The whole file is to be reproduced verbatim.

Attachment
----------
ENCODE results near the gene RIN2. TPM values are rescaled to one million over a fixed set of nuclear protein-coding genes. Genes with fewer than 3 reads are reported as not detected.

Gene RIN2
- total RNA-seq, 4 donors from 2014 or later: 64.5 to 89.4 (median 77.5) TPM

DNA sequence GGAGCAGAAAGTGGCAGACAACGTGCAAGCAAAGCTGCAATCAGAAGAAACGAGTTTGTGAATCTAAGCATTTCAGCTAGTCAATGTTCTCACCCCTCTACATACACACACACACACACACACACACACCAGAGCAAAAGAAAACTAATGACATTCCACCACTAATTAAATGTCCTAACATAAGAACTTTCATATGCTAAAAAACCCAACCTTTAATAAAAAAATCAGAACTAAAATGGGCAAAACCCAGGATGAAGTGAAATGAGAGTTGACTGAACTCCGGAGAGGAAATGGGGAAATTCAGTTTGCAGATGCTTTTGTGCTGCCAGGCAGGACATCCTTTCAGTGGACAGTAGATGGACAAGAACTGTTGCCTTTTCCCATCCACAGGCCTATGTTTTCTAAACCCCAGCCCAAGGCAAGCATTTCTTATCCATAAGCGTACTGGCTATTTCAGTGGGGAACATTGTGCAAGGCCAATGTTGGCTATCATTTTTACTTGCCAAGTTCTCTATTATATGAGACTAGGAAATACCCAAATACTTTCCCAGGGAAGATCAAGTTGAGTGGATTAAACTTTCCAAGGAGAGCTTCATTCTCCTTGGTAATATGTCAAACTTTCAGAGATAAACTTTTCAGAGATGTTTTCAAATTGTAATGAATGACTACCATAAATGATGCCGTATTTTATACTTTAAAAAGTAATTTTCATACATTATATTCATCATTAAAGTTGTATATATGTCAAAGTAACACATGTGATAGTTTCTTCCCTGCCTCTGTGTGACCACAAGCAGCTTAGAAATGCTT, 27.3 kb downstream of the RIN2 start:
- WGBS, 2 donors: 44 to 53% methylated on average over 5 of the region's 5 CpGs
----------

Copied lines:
ENCODE results near the gene RIN2. TPM values are rescaled to one million over a fixed set of nuclear protein-coding genes. Genes with fewer than 3 reads are reported as not detected.

Gene RIN2
- total RNA-seq, 4 donors from 2014 or later: 64.5 to 89.4 (median 77.5) TPM

DNA sequence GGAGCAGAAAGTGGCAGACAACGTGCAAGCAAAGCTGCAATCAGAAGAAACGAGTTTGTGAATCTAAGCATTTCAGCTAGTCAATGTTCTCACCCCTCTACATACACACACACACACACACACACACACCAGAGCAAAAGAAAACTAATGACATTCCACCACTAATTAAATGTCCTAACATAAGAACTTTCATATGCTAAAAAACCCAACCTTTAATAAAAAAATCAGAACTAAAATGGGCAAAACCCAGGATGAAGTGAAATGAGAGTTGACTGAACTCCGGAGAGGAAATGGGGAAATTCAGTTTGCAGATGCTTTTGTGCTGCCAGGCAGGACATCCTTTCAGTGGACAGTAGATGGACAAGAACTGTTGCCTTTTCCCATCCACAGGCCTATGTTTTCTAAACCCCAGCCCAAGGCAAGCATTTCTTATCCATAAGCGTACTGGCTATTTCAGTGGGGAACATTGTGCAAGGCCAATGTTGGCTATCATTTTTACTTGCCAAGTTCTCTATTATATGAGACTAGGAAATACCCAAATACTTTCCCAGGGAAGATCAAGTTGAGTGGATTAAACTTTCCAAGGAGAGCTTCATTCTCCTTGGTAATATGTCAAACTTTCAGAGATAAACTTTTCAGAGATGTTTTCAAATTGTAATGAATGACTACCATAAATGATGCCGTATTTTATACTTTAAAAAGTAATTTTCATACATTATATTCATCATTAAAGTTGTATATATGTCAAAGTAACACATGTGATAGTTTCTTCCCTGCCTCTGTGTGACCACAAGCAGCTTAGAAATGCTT, 27.3 kb downstream of the RIN2 start:
- WGBS, 2 donors: 44 to 53% methylated on average over 5 of the region's 5 CpGs